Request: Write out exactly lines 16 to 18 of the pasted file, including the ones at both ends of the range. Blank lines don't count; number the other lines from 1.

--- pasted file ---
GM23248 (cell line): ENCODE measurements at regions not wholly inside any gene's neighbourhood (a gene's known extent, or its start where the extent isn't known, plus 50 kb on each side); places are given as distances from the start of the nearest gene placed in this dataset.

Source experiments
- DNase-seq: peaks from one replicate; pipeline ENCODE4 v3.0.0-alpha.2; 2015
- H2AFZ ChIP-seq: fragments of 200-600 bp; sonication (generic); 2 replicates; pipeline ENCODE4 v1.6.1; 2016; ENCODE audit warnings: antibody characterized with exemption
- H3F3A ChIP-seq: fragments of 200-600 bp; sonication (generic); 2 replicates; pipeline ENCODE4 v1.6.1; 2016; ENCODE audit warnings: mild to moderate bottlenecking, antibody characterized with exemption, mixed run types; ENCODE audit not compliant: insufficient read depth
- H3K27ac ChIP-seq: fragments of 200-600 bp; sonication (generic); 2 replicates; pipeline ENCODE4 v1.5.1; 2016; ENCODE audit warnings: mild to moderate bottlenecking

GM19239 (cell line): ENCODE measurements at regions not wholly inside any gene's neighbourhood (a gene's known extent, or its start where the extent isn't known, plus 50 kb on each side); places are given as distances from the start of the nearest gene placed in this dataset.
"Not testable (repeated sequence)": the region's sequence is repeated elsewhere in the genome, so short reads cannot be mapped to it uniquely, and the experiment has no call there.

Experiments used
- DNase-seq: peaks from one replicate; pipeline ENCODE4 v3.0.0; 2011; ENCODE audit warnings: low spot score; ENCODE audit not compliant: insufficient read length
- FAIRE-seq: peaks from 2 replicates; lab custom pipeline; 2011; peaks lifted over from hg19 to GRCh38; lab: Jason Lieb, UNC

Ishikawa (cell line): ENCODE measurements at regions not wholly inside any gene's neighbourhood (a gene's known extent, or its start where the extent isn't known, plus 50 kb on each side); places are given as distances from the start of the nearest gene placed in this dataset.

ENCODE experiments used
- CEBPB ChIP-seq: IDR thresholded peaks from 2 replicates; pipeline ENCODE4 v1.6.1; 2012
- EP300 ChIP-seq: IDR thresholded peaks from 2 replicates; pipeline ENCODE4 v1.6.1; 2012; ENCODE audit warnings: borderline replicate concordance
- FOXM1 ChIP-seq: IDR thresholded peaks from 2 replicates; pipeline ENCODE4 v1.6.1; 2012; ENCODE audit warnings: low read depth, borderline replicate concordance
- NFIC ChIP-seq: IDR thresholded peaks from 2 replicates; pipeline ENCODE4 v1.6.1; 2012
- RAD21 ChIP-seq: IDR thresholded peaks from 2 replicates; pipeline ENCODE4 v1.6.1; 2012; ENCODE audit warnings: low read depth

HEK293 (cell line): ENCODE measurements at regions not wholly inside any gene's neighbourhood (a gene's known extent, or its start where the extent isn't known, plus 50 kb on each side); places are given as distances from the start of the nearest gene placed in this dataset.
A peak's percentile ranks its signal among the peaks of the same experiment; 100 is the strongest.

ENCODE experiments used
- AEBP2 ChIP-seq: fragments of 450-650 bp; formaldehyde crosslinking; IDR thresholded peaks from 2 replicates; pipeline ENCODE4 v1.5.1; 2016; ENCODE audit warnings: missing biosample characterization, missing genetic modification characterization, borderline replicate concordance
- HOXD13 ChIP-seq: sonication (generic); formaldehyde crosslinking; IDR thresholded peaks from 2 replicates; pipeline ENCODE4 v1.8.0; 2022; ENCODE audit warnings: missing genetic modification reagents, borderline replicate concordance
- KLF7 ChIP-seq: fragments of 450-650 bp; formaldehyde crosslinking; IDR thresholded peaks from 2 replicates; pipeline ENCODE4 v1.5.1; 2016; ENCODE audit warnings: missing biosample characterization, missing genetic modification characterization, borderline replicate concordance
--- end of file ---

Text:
- FOXM1 ChIP-seq: IDR thresholded peaks from 2 replicates; pipeline ENCODE4 v1.6.1; 2012; ENCODE audit warnings: low read depth, borderline replicate concordance
- NFIC ChIP-seq: IDR thresholded peaks from 2 replicates; pipeline ENCODE4 v1.6.1; 2012
- RAD21 ChIP-seq: IDR thresholded peaks from 2 replicates; pipeline ENCODE4 v1.6.1; 2012; ENCODE audit warnings: low read depth